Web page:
The faith community, in spite of differences in theology and praxis, has enjoyed a wonderful year of cooperation, to love the community -from Arlington to Darrington. While we generally held no malice of one another prior to the community disaster, the relief effort has brought many individuals and groups together, who prior, simply had no occasion to work together. In this last year, I have often considered Jesus’ prayer for unity (John 17:11-23) and Paul’s repeated admonition of the same (Ephesians 4:3).

As a Christian of nearly 30 years, and over two decades of pastoral practice, I believe that I have grown more in love and tolerance in the last year, than the previous 20. I have seen personal prejudice and spiritual pride give way to love and true christian unity in my own heart.
I have learned, and am continuing to learn, that the church of Jesus is made up of many tribes, as it were, and that my own is not necessarily His only, or best intention.

Though there remain non-negotiable theological beliefs and practices, there is unity in our belief in Jesus as Lord, and salvation by faith alone in Him alone. My personal relationships with those of Catholic, Free Methodist, Foursquare, and other individuals has been a great blessing over the last year. In particular, my relationship with Father Tim Sauer, who pastors the Catholic churches in both Arlington and Darrington has been a remarkable surprise… to him as well. Recently, he and I were featured in an article for NW Catholic Magazine. (see page 20)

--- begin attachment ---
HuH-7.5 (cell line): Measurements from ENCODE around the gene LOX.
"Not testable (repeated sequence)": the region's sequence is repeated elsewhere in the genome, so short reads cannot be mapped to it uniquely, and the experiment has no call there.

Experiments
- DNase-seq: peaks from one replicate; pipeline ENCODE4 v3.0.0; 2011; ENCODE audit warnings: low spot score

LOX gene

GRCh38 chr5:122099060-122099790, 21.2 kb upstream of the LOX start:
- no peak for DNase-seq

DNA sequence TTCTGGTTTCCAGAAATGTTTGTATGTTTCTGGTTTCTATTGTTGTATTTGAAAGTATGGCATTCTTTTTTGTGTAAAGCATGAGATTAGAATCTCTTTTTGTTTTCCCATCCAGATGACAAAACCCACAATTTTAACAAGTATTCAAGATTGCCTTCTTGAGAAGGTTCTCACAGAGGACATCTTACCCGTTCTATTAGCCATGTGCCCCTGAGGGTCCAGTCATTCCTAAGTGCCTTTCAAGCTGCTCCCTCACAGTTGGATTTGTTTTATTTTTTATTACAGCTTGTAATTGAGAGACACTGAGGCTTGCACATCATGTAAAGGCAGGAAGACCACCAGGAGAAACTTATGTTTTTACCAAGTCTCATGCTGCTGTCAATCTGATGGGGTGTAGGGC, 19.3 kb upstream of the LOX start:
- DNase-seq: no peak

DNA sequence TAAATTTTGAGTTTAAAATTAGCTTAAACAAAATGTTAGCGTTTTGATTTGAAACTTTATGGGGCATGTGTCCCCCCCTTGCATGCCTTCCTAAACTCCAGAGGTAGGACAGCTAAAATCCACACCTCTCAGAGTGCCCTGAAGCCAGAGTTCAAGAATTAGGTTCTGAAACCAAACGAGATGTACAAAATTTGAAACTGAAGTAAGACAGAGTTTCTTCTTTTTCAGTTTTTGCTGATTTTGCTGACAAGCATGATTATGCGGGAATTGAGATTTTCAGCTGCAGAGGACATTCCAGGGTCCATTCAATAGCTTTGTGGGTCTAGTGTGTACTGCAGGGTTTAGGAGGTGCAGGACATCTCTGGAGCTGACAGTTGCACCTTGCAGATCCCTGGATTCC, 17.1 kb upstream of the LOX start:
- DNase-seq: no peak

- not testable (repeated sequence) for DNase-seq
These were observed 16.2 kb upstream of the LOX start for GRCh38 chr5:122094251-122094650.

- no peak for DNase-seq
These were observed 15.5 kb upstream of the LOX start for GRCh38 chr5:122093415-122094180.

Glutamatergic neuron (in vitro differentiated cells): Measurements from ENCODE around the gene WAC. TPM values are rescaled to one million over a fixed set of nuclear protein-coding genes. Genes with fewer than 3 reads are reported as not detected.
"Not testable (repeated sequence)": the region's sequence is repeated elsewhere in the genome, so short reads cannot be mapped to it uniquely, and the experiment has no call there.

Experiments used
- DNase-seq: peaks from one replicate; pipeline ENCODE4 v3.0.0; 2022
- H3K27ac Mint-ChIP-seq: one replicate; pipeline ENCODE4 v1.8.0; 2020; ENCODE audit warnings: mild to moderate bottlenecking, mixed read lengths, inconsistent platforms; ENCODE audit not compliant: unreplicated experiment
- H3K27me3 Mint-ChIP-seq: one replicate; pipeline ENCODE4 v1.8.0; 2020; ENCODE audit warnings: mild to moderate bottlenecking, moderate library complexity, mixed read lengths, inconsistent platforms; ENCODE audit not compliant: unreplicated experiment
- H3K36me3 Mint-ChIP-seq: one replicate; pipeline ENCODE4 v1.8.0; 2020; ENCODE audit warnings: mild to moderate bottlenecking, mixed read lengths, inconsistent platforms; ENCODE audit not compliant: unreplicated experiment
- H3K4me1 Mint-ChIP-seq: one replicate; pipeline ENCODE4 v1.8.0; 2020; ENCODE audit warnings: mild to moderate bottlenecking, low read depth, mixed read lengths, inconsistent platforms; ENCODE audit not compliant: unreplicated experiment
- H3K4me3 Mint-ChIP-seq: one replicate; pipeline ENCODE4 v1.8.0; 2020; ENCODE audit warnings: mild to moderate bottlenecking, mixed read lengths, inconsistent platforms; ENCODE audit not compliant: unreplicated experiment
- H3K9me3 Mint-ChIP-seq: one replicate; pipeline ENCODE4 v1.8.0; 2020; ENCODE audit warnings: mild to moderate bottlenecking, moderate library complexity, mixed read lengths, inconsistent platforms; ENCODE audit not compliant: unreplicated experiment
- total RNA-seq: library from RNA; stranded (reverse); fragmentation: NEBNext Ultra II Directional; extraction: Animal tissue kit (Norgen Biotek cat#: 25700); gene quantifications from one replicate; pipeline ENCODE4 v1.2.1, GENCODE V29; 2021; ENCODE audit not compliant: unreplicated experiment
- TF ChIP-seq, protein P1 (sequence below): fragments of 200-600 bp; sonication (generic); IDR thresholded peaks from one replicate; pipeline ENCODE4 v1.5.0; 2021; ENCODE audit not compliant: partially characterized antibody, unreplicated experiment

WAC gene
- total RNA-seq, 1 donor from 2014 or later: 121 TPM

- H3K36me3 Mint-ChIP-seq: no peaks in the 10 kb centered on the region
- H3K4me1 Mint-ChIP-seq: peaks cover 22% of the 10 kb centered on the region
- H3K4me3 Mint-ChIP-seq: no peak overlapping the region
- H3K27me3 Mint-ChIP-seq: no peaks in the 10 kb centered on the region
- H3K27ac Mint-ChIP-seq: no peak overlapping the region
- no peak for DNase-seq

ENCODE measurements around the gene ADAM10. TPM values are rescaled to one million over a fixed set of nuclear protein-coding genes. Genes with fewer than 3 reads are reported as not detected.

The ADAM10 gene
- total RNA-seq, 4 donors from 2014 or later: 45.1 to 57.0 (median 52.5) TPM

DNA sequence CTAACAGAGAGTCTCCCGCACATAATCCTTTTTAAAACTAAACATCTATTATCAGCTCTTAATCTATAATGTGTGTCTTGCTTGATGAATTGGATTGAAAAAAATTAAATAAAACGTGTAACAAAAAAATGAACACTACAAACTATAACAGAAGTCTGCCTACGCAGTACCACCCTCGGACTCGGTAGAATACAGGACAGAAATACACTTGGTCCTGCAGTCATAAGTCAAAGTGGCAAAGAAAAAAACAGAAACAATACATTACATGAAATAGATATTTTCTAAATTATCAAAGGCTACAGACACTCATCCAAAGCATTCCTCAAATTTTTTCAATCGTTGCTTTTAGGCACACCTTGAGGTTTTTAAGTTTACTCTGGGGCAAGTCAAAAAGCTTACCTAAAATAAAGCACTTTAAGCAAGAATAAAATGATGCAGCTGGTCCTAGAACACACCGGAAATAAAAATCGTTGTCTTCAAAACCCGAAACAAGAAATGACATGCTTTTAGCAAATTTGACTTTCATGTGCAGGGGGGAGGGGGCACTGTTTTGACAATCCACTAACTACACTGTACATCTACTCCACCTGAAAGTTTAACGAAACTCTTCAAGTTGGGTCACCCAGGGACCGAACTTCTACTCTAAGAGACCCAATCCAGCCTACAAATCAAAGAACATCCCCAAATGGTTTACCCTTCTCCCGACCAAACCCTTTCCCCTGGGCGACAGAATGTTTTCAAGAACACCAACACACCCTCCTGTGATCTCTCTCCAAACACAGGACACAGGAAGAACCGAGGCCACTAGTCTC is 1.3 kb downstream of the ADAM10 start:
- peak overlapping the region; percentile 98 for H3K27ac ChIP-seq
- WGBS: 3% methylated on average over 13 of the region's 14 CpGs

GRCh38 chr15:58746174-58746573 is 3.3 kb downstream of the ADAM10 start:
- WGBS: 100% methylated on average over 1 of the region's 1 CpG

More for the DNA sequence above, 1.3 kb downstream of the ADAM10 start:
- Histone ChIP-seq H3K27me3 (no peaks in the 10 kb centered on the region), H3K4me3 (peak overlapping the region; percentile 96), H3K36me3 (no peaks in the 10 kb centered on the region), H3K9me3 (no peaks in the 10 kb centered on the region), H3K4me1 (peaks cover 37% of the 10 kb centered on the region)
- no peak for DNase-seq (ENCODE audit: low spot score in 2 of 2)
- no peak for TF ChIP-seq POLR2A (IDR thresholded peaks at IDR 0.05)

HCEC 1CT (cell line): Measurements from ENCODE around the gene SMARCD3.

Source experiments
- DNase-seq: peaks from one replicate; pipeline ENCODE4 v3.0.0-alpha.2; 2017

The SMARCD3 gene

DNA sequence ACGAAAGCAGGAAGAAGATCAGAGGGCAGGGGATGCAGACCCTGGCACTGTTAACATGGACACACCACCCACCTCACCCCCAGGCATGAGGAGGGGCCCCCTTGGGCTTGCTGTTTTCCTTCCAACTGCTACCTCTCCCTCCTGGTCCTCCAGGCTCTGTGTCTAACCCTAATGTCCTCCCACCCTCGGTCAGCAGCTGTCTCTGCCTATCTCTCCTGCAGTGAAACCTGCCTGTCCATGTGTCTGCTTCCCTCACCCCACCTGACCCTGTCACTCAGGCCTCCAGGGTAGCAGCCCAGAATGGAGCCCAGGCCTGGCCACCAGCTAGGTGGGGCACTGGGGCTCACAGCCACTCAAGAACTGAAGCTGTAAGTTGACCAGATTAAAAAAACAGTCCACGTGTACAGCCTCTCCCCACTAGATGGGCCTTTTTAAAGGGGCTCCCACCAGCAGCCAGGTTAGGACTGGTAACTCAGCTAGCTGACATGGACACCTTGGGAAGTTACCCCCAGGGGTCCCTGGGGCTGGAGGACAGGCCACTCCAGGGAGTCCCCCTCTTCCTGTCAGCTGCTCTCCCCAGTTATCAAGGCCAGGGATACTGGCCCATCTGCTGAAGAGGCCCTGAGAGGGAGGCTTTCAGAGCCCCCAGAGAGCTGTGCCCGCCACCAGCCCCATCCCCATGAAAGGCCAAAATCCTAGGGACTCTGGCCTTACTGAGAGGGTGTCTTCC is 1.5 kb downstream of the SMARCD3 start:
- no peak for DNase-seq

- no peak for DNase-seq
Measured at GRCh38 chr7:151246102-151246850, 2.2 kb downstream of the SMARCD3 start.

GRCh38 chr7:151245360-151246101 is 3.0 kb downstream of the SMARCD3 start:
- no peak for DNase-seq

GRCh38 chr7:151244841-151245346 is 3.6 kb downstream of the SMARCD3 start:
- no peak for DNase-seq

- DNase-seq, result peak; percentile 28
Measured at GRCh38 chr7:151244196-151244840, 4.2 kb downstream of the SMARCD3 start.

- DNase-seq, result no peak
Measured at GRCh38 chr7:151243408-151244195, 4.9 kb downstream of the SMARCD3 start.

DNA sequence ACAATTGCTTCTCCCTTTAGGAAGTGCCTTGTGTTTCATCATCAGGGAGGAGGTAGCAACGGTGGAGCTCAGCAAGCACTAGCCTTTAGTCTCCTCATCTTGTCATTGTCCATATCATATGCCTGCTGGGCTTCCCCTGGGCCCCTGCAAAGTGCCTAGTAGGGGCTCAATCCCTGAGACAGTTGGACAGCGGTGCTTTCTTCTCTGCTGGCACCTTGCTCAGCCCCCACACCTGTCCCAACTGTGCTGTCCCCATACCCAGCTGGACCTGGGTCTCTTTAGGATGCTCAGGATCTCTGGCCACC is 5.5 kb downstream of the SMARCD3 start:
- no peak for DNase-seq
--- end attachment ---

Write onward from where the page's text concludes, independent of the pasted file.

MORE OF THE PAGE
There remains much opportunity for the gospel to impact our community. In the days, weeks, and months, ahead, I look forward to continuing to look for ways to bring the good news, and the transformative love of Christ to the community, –and at times doing that arm in arm with my brothers and sisters from different groups!

This Friday, March 20th, many pastors and churches will be coming together to worship the Lord and pray for our community. Please consider joining us. The Gathering Together In Hope event will be at 7PM at the Darrington Community Center Gymnasium (570 Sauk Ave)

God is at work in the Stilly Valley. Come and see.

* The financial need of those impacted in Eastern Washington State remains overwhelming, with nearly 250 primary residences destroyed and little resource and infrastructure to rebuild. Please consider making a donation to those in need. Call (509) 433-7260 for more information.


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Christian Myths: Who Is And Who Is Not A Christian

One of the common misconceptions regarding the identity of “who is a Christian” is the belief that being Christian is about what you do.